Some of the participants in the group have been practicing meditation, and sobriety, for decades; others are new to both. Their testimonies, as well as insights from experts in related fields, suggest that the Buddhist-based practices of mindfulness and meditation hold real promise as “another tool in your toolbox of recovery,” as Lowndes put it.

The Refuge Recovery program was devised by Noah Levine, a tattooed, gold-toothed, punk-loving Buddhist from Santa Cruz who turned to meditation after his drug addiction landed him in a padded room at 17.

When Lowndes learned about Refuge Recovery a few months ago, he was immediately excited — he himself is a practicing Buddhist, who has been using meditation to help with his own recovery from alcoholism and drug addiction for the past 30 years. Lowndes knew firsthand that Levine’s experience was not an isolated one. He thinks the group offers a good alternative to traditional recovery programs that, while helpful for many people, also can be alienating for others.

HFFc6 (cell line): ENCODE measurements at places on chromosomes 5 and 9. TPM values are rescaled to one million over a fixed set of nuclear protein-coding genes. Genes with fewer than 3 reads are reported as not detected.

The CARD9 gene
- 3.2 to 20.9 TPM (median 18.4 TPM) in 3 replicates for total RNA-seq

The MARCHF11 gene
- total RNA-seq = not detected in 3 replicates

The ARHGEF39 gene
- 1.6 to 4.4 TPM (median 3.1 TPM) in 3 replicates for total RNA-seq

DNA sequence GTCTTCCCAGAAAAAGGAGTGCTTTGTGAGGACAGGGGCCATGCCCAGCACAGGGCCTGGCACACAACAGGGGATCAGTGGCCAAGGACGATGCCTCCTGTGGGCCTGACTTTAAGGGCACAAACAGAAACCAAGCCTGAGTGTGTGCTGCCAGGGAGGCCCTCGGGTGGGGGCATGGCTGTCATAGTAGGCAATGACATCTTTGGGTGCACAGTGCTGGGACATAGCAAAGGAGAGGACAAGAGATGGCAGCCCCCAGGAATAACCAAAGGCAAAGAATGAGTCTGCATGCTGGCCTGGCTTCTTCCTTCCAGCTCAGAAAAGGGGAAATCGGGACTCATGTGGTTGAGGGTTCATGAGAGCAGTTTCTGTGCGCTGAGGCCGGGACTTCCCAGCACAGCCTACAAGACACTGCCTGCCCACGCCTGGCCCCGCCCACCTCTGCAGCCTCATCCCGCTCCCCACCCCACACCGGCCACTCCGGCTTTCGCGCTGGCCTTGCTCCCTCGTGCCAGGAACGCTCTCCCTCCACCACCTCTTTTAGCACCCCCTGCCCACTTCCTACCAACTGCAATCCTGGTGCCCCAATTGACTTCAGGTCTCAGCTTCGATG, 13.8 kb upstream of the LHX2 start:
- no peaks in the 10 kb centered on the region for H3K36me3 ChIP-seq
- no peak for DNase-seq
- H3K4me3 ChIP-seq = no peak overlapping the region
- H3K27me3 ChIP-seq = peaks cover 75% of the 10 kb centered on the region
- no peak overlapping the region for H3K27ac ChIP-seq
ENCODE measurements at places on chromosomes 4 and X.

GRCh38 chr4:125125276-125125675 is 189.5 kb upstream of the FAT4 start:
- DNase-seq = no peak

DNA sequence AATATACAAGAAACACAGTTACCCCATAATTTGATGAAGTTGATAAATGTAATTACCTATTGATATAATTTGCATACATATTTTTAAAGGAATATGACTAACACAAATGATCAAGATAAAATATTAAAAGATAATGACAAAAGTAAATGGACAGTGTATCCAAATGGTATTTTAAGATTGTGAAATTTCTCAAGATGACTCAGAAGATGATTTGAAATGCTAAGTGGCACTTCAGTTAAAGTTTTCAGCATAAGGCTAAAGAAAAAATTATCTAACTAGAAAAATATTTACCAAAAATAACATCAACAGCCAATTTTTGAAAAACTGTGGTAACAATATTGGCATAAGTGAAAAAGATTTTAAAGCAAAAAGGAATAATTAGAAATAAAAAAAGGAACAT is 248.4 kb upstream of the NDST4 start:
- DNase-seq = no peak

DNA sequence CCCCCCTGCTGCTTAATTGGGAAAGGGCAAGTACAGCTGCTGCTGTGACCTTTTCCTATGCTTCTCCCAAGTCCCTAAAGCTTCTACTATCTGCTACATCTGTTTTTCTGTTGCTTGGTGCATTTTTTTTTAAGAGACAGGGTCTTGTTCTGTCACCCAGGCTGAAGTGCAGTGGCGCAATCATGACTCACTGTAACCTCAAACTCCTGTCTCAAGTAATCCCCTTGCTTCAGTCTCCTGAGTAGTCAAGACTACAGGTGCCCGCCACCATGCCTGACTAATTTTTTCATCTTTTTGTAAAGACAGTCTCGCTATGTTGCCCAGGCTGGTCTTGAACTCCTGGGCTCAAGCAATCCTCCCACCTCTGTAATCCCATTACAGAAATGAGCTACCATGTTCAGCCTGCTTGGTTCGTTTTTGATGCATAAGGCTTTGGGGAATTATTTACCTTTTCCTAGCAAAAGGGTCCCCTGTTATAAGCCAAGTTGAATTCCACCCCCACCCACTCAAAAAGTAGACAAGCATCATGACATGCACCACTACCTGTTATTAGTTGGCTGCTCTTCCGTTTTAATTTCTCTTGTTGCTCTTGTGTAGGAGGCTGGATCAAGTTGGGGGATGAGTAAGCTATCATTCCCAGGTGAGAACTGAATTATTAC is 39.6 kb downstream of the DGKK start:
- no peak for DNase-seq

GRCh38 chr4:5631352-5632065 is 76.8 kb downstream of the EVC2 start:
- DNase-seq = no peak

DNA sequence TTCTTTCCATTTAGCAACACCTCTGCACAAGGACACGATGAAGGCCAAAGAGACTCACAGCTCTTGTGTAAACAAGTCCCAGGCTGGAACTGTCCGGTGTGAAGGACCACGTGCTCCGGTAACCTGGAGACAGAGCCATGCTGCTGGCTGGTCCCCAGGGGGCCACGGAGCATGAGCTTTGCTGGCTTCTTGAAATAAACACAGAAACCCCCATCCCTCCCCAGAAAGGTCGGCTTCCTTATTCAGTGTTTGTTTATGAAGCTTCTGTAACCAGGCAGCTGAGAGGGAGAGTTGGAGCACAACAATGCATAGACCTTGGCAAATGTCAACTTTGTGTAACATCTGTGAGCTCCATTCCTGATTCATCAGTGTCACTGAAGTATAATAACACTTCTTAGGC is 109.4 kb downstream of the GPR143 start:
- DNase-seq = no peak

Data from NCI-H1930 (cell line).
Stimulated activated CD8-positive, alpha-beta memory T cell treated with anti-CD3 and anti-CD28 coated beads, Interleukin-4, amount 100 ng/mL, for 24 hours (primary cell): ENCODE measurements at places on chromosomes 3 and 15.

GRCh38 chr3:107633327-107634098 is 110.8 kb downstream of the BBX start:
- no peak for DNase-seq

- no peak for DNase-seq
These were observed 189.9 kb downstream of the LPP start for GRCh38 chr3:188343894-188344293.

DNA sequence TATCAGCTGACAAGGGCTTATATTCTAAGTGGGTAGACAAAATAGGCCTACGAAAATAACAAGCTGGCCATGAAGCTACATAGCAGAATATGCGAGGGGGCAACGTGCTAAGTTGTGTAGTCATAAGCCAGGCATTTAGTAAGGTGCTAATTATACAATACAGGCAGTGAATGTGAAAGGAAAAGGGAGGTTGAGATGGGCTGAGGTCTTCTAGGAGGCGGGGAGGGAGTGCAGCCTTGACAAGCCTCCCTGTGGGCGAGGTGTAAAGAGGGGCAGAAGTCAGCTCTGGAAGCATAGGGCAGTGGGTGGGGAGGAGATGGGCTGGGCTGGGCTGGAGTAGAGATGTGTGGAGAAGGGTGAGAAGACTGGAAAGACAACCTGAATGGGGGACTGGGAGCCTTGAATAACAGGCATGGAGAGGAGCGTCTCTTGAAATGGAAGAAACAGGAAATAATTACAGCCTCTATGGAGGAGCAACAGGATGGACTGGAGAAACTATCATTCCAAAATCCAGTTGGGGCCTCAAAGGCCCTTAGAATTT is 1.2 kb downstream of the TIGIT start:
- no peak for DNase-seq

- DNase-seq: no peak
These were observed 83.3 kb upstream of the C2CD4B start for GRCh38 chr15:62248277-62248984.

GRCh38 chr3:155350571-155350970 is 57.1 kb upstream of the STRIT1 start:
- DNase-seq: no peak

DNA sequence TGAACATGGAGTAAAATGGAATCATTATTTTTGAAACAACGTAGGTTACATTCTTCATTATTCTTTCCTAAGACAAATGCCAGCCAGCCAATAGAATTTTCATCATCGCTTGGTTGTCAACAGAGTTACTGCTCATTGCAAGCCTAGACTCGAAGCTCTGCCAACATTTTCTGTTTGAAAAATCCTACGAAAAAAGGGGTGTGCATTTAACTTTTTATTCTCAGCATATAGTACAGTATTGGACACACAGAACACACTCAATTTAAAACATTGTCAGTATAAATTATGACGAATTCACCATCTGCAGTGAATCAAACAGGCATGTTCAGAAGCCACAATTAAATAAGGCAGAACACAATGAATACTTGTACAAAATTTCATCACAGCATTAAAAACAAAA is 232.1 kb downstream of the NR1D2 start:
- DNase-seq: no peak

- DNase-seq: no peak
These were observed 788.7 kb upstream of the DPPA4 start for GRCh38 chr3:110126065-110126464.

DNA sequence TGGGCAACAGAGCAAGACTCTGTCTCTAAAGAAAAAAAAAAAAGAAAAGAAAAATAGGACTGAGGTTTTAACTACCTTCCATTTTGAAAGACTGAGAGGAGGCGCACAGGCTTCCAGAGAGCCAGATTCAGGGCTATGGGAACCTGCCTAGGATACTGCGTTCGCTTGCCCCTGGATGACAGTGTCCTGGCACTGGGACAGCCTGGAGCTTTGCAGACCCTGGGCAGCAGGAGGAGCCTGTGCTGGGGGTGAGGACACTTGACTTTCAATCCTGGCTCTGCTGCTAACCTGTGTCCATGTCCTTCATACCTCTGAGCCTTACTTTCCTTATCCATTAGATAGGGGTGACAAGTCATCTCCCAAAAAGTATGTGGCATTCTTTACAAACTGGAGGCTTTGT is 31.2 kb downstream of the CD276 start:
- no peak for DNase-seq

“Some people’s metaphysical beliefs don’t line up with a higher power,” said Lowdnes, who also started a recovery group for agnostics and atheists at Turning Point several years ago. Refuge Recovery is non-theistic, meaning that while it draws from Buddhist philosophy, there is no religious component.

“And — this is important — there’s no one in charge,” he added. “It’s just one person in recovery helping another.”

The group meets for an hour twice a week: Tuesdays at 9 a.m., and Fridays at 5:30 p.m. Lowndes estimated that an average of 12 people attend each meeting, though Friday’s group is usually a bit better attended, and skews younger.